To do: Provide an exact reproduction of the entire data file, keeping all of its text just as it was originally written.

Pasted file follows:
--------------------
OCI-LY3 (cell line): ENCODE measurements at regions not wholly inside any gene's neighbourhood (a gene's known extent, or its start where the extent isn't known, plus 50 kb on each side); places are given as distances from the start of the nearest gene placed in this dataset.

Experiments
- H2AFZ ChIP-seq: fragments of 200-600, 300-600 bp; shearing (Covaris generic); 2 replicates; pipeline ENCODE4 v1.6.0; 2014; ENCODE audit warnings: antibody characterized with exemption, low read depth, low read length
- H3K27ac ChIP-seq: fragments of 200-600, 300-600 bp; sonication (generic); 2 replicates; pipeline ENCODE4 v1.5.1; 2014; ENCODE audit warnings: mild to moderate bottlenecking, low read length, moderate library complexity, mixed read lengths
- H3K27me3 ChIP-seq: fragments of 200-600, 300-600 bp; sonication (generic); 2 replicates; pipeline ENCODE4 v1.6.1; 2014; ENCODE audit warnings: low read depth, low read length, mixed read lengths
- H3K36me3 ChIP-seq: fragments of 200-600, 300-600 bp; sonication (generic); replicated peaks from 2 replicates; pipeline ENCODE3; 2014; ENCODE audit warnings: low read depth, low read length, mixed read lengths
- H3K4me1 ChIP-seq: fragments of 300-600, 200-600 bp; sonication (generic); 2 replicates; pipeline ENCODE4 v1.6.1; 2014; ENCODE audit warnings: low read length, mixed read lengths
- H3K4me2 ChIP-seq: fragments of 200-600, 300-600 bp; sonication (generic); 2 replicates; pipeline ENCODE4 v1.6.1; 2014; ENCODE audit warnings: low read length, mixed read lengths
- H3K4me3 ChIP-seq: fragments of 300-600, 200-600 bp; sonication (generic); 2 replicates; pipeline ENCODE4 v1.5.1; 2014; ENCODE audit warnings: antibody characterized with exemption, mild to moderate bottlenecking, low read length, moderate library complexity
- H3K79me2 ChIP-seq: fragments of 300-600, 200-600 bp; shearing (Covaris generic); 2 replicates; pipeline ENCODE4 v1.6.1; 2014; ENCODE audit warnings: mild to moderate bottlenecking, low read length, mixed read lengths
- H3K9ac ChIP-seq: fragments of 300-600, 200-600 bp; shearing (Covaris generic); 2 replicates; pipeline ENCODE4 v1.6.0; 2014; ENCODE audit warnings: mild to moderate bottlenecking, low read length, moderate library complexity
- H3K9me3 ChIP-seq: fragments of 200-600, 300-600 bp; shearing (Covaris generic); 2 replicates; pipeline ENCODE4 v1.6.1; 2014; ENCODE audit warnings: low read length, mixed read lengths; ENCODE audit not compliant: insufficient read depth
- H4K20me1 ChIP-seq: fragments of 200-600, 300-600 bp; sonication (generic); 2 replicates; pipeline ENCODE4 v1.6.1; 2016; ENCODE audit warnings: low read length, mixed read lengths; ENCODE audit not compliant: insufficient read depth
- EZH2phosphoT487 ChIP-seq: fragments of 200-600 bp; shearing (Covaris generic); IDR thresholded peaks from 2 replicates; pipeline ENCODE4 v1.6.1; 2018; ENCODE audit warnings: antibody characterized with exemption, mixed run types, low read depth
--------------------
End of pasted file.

OCI-LY3 (cell line): ENCODE measurements at regions not wholly inside any gene's neighbourhood (a gene's known extent, or its start where the extent isn't known, plus 50 kb on each side); places are given as distances from the start of the nearest gene placed in this dataset.

Experiments
- H2AFZ ChIP-seq: fragments of 200-600, 300-600 bp; shearing (Covaris generic); 2 replicates; pipeline ENCODE4 v1.6.0; 2014; ENCODE audit warnings: antibody characterized with exemption, low read depth, low read length
- H3K27ac ChIP-seq: fragments of 200-600, 300-600 bp; sonication (generic); 2 replicates; pipeline ENCODE4 v1.5.1; 2014; ENCODE audit warnings: mild to moderate bottlenecking, low read length, moderate library complexity, mixed read lengths
- H3K27me3 ChIP-seq: fragments of 200-600, 300-600 bp; sonication (generic); 2 replicates; pipeline ENCODE4 v1.6.1; 2014; ENCODE audit warnings: low read depth, low read length, mixed read lengths
- H3K36me3 ChIP-seq: fragments of 200-600, 300-600 bp; sonication (generic); replicated peaks from 2 replicates; pipeline ENCODE3; 2014; ENCODE audit warnings: low read depth, low read length, mixed read lengths
- H3K4me1 ChIP-seq: fragments of 300-600, 200-600 bp; sonication (generic); 2 replicates; pipeline ENCODE4 v1.6.1; 2014; ENCODE audit warnings: low read length, mixed read lengths
- H3K4me2 ChIP-seq: fragments of 200-600, 300-600 bp; sonication (generic); 2 replicates; pipeline ENCODE4 v1.6.1; 2014; ENCODE audit warnings: low read length, mixed read lengths
- H3K4me3 ChIP-seq: fragments of 300-600, 200-600 bp; sonication (generic); 2 replicates; pipeline ENCODE4 v1.5.1; 2014; ENCODE audit warnings: antibody characterized with exemption, mild to moderate bottlenecking, low read length, moderate library complexity
- H3K79me2 ChIP-seq: fragments of 300-600, 200-600 bp; shearing (Covaris generic); 2 replicates; pipeline ENCODE4 v1.6.1; 2014; ENCODE audit warnings: mild to moderate bottlenecking, low read length, mixed read lengths
- H3K9ac ChIP-seq: fragments of 300-600, 200-600 bp; shearing (Covaris generic); 2 replicates; pipeline ENCODE4 v1.6.0; 2014; ENCODE audit warnings: mild to moderate bottlenecking, low read length, moderate library complexity
- H3K9me3 ChIP-seq: fragments of 200-600, 300-600 bp; shearing (Covaris generic); 2 replicates; pipeline ENCODE4 v1.6.1; 2014; ENCODE audit warnings: low read length, mixed read lengths; ENCODE audit not compliant: insufficient read depth
- H4K20me1 ChIP-seq: fragments of 200-600, 300-600 bp; sonication (generic); 2 replicates; pipeline ENCODE4 v1.6.1; 2016; ENCODE audit warnings: low read length, mixed read lengths; ENCODE audit not compliant: insufficient read depth
- EZH2phosphoT487 ChIP-seq: fragments of 200-600 bp; shearing (Covaris generic); IDR thresholded peaks from 2 replicates; pipeline ENCODE4 v1.6.1; 2018; ENCODE audit warnings: antibody characterized with exemption, mixed run types, low read depth